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Encounters with spiny lobster, naranjilla shakes, freshly toasted cashews, and more...

IS THERE A HOLE
IN THE BOAT?
Tales of Travel
in Panama
without a Car

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(for pulpo a la gallega, click here)

Lobster in a White Wine and Garlic Sauce

From Omnivorous Traveler's lobster folder

Lobster has an aura of luxury—and, at times, snobbery—about it. It is often ordered as a confirmation of a person’s wealth, whether real or imagined. But as we all know, it wasn’t too long ago when lobster was considered ocean junk. Perhaps this was because few folks knew how to prepare it properly. And it didn’t help that hundreds of years ago, colonial servants asked to include a passage in their contracts stating that they would not have to eat lobster more than twice a week.

Now, with the price of live lobsters at the market, it looks like more than a few chefs have changed attitudes of diners.

Being that lobster is so expensive now, it’s a shame to err in the kitchen and turn the lobster into something with the durability of rubber dog toy.

Sure, it looks pretty cool when the critter is presented whole at the table. But it’s unfortunate that the claws and tail cook at different rates, just like the white and dark meat of a chicken. In either case, it can be difficult to cook both together so that one is not either raw or tough. As long as you don’t need to see a conquest-style entire critter on your plate, you can be more in control of the outcome of the meal if you cut the claws off, cook them separately, and then arrange the parts in whatever artful way you want on the plate. And it’s one less knuckle to crack at the table.

This recipe was inspired by a meal my wife and I had in Kuna Yala, Panama (I wrote about the experience in chapter 7 of Is There a Hole in the Boat? Tales of Travel in Panama without a Car). The Kuna cook used a spiny lobster, which has no giant claws like its New England counterparts, but the spiny does have some decent meat in its front antennae. The ingredients are basically the same except I added a little white wine and butter.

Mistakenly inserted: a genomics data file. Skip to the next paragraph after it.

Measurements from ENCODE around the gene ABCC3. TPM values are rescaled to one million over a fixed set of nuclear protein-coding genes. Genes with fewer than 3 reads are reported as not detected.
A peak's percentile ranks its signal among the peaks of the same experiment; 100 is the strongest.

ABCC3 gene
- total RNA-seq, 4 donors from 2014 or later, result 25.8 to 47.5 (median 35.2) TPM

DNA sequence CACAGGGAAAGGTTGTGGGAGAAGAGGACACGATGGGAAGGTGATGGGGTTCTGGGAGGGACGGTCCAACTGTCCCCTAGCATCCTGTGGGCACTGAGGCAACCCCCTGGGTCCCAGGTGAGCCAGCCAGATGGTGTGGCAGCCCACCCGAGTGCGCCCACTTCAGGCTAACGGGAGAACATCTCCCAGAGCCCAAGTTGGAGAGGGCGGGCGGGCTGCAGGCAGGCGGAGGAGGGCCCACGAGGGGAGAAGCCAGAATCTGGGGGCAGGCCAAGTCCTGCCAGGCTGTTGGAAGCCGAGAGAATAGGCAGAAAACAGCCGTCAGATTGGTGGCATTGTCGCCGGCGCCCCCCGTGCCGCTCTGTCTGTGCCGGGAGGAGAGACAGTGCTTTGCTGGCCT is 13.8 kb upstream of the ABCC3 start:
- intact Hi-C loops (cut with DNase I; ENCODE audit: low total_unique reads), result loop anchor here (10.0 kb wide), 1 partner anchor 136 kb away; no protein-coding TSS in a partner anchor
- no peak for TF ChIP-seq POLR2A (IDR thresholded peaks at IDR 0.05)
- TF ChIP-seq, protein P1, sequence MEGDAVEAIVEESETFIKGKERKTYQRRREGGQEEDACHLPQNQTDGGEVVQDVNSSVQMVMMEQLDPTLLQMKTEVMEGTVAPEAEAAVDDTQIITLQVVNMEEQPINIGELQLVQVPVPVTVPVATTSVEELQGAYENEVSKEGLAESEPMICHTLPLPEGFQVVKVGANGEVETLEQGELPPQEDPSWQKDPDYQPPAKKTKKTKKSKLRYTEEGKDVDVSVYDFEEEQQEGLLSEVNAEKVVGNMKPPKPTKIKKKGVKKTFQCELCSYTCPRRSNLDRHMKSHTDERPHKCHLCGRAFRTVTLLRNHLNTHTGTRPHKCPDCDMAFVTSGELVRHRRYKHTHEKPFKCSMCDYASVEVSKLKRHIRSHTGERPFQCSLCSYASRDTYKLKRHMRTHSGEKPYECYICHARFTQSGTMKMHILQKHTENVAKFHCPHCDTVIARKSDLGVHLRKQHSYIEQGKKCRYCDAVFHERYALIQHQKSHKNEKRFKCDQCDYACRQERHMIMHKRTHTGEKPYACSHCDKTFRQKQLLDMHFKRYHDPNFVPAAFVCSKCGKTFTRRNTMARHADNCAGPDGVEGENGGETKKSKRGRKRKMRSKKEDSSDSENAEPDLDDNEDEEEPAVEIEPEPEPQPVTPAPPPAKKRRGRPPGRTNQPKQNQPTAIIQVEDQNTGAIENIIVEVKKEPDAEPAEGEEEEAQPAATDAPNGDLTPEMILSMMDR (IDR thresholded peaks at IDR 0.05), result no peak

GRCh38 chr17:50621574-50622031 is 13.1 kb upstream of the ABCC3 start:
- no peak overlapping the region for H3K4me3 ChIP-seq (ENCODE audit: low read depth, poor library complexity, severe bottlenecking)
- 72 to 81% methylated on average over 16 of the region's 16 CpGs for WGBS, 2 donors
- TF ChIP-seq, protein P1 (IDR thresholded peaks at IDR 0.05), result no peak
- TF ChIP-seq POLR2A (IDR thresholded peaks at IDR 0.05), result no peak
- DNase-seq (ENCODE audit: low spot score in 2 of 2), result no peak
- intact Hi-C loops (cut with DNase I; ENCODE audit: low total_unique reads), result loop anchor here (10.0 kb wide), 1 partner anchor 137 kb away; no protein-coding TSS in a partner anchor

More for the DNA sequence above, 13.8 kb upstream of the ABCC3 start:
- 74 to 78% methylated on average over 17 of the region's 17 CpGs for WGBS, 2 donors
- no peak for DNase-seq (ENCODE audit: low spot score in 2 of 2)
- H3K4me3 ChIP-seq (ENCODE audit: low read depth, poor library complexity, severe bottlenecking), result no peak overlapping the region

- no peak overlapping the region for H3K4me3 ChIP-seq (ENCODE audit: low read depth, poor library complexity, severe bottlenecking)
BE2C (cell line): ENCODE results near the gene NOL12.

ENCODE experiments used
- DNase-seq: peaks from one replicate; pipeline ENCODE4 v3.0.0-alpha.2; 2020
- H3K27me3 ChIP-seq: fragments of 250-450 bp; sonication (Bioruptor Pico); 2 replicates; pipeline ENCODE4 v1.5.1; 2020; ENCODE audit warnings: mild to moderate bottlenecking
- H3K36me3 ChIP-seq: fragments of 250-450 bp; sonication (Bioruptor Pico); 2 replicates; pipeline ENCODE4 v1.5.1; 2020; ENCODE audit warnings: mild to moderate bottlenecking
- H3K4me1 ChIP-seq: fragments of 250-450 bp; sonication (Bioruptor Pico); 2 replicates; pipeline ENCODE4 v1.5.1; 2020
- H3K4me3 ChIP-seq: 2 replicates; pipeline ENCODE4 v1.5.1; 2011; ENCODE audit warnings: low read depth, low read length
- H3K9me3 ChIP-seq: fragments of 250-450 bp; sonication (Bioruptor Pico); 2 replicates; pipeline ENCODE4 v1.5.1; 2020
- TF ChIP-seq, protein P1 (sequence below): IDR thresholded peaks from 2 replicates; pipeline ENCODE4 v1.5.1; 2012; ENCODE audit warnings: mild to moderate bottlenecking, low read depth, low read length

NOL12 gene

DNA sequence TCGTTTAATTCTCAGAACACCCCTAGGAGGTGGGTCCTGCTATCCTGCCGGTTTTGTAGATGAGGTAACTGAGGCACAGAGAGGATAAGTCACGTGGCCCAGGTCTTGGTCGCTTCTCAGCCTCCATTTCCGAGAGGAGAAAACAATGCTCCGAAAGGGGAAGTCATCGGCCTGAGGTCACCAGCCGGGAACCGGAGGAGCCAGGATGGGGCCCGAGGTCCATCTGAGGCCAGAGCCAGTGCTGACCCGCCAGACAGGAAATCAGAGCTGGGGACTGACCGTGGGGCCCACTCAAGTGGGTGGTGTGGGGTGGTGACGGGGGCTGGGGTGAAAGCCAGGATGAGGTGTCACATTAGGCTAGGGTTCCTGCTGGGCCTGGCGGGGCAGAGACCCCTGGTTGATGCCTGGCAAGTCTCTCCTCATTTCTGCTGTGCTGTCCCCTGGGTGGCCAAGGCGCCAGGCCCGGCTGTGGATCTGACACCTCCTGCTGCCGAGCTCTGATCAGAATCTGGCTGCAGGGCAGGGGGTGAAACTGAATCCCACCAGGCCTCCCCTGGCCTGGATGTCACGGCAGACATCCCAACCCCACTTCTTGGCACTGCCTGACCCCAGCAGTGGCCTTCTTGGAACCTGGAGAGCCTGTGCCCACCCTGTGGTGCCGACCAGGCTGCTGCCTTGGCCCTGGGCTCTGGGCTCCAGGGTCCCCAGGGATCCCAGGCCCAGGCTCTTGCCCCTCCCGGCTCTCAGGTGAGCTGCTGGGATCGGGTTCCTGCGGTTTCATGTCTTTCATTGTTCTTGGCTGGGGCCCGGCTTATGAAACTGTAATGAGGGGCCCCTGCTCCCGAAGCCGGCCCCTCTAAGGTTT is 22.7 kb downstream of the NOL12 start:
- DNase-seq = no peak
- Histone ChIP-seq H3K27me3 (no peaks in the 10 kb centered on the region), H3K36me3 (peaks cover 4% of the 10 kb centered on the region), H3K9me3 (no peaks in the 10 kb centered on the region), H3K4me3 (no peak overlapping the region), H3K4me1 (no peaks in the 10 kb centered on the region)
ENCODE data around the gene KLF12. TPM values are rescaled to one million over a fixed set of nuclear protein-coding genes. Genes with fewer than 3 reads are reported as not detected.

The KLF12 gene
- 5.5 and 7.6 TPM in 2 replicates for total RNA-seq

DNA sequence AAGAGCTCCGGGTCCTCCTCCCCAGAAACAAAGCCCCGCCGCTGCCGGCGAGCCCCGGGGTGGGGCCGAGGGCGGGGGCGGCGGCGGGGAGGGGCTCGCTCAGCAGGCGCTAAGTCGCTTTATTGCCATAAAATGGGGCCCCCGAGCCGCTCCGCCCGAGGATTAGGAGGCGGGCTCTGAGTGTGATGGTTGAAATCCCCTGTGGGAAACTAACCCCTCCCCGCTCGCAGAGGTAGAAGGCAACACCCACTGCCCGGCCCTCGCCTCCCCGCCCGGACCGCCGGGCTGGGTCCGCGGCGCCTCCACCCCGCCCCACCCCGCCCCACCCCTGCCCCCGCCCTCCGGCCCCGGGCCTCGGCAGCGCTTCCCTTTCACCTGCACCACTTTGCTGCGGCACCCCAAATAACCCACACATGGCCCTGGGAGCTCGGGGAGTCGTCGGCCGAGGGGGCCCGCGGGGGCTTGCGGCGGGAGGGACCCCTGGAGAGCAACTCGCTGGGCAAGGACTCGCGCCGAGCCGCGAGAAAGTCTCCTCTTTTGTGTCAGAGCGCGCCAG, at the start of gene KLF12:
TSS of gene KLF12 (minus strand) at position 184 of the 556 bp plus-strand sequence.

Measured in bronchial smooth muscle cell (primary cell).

Ingredients

Two lobsters, 1½ pounds each, live and lively
3 cloves garlic, chopped
about 1 cup of dry white wine, preferably albariño or pinot blanc
olive oil
about 1 or 2 tablespoons butter
salt
juice of ½ lemon

In a large sauté pan, sauté garlic in olive oil until fragrant, but not burned. Pour garlic and oil into soufflé cup or small bowl. Don’t clean the pan. With a large kitchen knife, dispatch the lobsters and cut them in half. Clean out the innards under cold water. Cut or twist off the claws and remove rubber bands. Put about a tablespoon of white wine into the garlic bowl along with juice of half of a lemon and mix. Rub mixture into the tail meat and the chest cavity. Sprinkle with salt.

In the pan on medium meat, deglaze with a little water or white wine. Add about a teaspoon of butter and melt. Place as many non-claw pieces as can fit, cut side down. (The claws will be steamed separately). Add a splash of white wine. Cover for about three minutes to steam. Flip the pieces and cover for another minute. Remove and add next batch, and repeat, adding wine and butter. The claws will need an extra two minutes. If the pan gets dry, deglaze with water or wine so there is enough liquid to steam.

When all pieces are done, pour the leftover pan juice into a small bowl for dipping. Garnish with half a lemon. Serves two.



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©2010 Darrin DuFord